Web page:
Why Baristas Shouldn’t Condescend.

This morning, Jessie, Chris and I went for a nice walk with an end destination of a coffee roaster that I had noticed on a bike ride the other day. Apparently on our way in, a guy stopped Chris and asked where the cannabis clinic was. Typical Portland.

Anyway, the coffee roaster was in the back of building, down a long white hallway. When I first stepped in I was dubious that there was even a cafe– It was a mess. There was a gigantic messenger bike parked right in the middle of the space, there were pictures strewn everywhere, and the apparent attempt at a divider between the roasting area and the cafe area was laughably pathetic.

The man who greeted us was, to put it kindly, a little snobby. Also known as pretty obnoxious.

I asked a few questions about them, because that’s how I roll when I go into a new roaster. He apparently thought I was a coffee noob, but I chose to ignore that. When I finally asked for a drink, he expressed feigned confusion at how to craft it. Seriously bro, it doesn’t take much brain power to make a cold Americano. Seriously.

Then Chris ordered an Americano with some vanilla syrup in it. “Huh,” the guy snorted, “I’ve never made that drink before. That’s… Interesting.”

The upswing of this little place was that they didn’t have any set prices. You paid what you thought the coffee was worth. We got three Americanos and paid six dollars in total, which for the attitude and the coffee in question was overpriced.

For a roaster who’s been operating for three years and supplies coffee to New Seasons, their coffee did not impress me in the slightest. My Americano was sour, Chris’s had too much syrup in it, and he put whole milk instead of half and half in Jessie’s. (Yeah, we all ordered Americanos. My family is cool.) He obviously was strictly a roaster and had never worked a cafe.

I’m just now getting to the point.

Even if the coffee had been exceptional, which it most definitely wasn’t,  I wouldn’t go back to this place to hear a guy talk about how he pedals a lot and condescends to his customers.

This is why baristas shouldn’t be condescending.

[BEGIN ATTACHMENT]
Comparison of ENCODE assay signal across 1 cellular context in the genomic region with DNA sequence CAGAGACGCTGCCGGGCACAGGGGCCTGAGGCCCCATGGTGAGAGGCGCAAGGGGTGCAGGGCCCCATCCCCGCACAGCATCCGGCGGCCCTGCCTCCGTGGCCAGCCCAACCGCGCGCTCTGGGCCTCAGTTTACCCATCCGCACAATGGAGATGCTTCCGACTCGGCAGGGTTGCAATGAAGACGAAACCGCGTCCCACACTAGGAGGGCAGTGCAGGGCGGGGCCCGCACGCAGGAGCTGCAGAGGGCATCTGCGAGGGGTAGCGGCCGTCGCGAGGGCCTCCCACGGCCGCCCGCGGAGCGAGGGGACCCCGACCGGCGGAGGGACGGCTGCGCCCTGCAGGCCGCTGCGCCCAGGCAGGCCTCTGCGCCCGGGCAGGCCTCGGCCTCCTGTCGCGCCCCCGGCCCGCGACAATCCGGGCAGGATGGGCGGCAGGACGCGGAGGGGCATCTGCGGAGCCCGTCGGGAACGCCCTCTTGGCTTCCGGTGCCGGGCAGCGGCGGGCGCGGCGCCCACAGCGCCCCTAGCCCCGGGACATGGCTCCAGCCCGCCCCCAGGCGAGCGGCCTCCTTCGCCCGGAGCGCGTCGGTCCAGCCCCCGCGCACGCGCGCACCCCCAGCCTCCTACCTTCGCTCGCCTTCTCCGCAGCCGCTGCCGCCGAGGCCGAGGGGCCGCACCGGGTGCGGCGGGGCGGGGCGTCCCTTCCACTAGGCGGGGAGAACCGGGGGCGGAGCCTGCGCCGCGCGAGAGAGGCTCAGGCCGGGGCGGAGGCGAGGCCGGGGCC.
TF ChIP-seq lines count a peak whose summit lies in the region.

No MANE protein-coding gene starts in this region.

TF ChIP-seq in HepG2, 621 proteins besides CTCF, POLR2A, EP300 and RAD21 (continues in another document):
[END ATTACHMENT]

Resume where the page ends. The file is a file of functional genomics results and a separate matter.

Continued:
Basically, it’s a guaranteed method to drive people away from the specialty coffee industry. It is an unfortunately common stereotype that baristas have bad attitudes and are rude to people who don’t know much about coffee.

Before I  knew coffee, this was enough to keep me away from higher end coffee houses. I didn’t want to deal with not understanding the menu, so I went to Dutch  Bros. (Yes, there was a time when Dutch coffee was acceptable to Bethany. Let’s stop talking about this.)

Yesterday I was at the Stumptown annex on Belmont. The barista there was extremely impressive to me. The annex does each cup individually with any brew technique you want, so in the hour I was there, the barista spent a lot of time explaining how different coffees would taste for different brew methods. He was not condescending at all. His attitude was more one of sharing a secret with a friend. It was awesome!

I think that people who have a bad attitude toward people who don’t know coffee just need to sit down and get a little perspective on life, because it’s not like we were born knowing how to explain flavor profiles or pull a perfect shot. People aren’t going to learn to love coffee unless you show them how much you love coffee– and people are going to continue to say that everyone who enjoys amazing coffee is a snobby hipster unless we, coffee folk, stop being rude about it.

I do understand how difficult it can be to be kind and not condescending, I really do. When someone asks for a macchiato, (“Traditional, or are you looking for a caramelly drink?” “Make it traditional, but I want it bigger. No, bigger, and drizzle some caramel on it,”) and I get to explain to them that a traditional Italian macchiato is only about 2 ounces, it’s really difficult not to condescend. When someone asks for our darkest roast, but doesn’t know what flavors they’re wanting, it’s hard not to condescend.

But ultimately, keeping the specialty coffee industry exclusive could forever stunt its growth. And let’s be honest– the more places that I can travel to and still find a good Americano, the happier I will be.

Customers, don’t be rude. Baristas, don’t condescend.

Let’s all just drink a latte, enjoy coffee, and be kind.


    • Jessie Hargrove
    • June 16th, 2012

    No body wants to have the drink they order judged… This is why baristas shouldn’t be a-holes, like the guy at that shop was…

    • Jessie Hargrove
    • June 16th, 2012

    And word… Some people just want to drink and enjoy and don’t care what kind of bean is in their cup. AKA: ME!

  1. November 23rd, 2012

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